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The Schachter-Singer two-factor theory of emotion is another variation on theories of emotions that takes into account both physiological arousal and the emotional experience. According to this theory, emotions are composed of two factors: physiological and cognitive. In other words, physiological arousal is interpreted in context to produce the emotional experience. In revisiting our example involving the venomous snake in your backyard, the two-factor theory maintains that the snake elicits sympathetic nervous system activation that is labeled as fear given the context, and our experience is that of fear.

Figure 2.

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This figure illustrates the major assertions of the James-Lange, Cannon-Bard, and Schachter-Singer two-factor theories of emotion. It is important to point out that Schachter and Singer believed that physiological arousal is very similar across the different types of emotions that we experience, and therefore, the cognitive appraisal of the situation is critical to the actual emotion experienced.

To test their idea, Schachter and Singer performed a clever experiment. Male participants were randomly assigned to one of several groups. Some of the participants received injections of epinephrine that caused bodily changes that mimicked the fight-or-flight response of the sympathetic nervous system; however, only some of these men were told to expect these reactions as side effects of the injection. The other men that received injections of epinephrine were told either that the injection would have no side effects or that it would result in a side effect unrelated to a sympathetic response, such as itching feet or headache.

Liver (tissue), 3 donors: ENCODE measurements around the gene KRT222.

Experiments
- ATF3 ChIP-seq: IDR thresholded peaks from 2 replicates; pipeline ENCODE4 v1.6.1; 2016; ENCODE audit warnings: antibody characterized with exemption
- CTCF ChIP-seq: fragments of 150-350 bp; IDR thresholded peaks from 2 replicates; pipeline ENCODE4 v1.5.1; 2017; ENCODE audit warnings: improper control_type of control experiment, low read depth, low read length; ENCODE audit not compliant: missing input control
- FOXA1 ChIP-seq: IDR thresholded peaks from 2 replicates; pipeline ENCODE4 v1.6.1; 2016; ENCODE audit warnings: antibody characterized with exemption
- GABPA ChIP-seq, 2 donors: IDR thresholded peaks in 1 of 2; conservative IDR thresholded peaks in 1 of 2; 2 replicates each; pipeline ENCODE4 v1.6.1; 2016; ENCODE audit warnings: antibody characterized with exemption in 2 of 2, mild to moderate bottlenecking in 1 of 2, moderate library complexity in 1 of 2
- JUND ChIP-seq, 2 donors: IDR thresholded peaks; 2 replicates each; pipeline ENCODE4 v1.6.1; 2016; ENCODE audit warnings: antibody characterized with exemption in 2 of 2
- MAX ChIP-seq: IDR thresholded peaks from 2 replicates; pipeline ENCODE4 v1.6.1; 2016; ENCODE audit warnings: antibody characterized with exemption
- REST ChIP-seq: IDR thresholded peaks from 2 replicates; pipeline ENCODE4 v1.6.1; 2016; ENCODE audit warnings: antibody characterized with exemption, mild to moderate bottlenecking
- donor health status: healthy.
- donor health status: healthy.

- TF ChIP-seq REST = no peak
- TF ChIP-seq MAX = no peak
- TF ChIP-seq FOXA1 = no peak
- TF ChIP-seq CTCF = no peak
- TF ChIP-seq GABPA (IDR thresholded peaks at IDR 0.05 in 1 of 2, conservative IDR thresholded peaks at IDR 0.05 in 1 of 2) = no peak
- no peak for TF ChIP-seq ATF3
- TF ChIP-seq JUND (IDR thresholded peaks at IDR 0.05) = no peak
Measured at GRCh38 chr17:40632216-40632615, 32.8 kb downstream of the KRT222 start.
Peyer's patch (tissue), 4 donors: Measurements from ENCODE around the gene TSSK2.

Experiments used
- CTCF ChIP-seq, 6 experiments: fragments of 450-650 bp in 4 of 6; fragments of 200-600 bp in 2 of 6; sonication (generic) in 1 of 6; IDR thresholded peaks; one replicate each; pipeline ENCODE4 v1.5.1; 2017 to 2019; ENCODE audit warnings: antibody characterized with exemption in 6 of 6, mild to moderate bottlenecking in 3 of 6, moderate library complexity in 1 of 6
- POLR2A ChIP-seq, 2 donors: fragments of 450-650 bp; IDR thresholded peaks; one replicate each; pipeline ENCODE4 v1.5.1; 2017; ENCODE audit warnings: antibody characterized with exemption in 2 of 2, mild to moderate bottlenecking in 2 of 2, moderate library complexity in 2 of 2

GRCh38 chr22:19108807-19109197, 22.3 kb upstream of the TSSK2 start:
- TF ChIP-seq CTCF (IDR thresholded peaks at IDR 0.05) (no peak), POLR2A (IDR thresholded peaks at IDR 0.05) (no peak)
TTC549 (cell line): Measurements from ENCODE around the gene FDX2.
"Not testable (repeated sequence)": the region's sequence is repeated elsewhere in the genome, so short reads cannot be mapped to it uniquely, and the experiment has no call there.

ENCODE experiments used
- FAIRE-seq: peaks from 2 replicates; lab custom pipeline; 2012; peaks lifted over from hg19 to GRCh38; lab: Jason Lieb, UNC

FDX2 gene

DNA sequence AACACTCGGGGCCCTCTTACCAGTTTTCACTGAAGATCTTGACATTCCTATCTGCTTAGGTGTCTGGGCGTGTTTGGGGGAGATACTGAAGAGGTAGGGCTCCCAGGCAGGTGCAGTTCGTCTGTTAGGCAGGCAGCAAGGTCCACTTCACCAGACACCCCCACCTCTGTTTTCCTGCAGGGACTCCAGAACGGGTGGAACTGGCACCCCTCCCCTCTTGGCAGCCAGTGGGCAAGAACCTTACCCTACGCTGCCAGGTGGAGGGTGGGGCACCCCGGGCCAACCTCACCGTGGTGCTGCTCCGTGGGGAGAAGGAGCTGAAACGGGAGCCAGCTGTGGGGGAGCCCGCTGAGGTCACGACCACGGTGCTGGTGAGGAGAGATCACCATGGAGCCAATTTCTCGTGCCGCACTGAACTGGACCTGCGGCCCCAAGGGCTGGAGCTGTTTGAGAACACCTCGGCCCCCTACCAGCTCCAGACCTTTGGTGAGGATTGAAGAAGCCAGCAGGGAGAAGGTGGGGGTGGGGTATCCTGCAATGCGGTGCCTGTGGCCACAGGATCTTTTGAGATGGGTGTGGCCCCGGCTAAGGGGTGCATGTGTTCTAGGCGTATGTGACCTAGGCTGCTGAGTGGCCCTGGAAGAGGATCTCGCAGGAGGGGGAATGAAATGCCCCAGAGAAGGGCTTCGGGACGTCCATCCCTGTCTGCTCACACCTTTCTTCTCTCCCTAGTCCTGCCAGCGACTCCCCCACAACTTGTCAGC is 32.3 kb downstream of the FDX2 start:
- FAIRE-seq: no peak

After receiving these injections, participants waited in a room with someone else they thought was another subject in the research project. In reality, the other person was a confederate of the researcher.

What Is the Cannon-Bard Theory of Emotion?

When those subjects who were told that they should expect to feel symptoms of physiological arousal were asked about any emotional changes that they had experienced related to either euphoria or anger depending on how their confederate behaved , they reported none. Strong emotional responses are associated with strong physiological arousal. This has led some to suggest that the signs of physiological arousal, which include increased heart rate, respiration rate, and sweating, might serve as a tool to determine whether someone is telling the truth or not.

Theories of Emotion

The assumption is that most of us would show signs of physiological arousal if we were being dishonest with someone. A polygraph , or lie detector test, measures the physiological arousal of an individual responding to a series of questions. Please review our Terms and Conditions of Use and check box below to share full-text version of article.

Abstract Appraisal theories represent an approach to emotion experience focused on the subjective evaluations of affective arousal occurring within a particular circumstance. Related Information.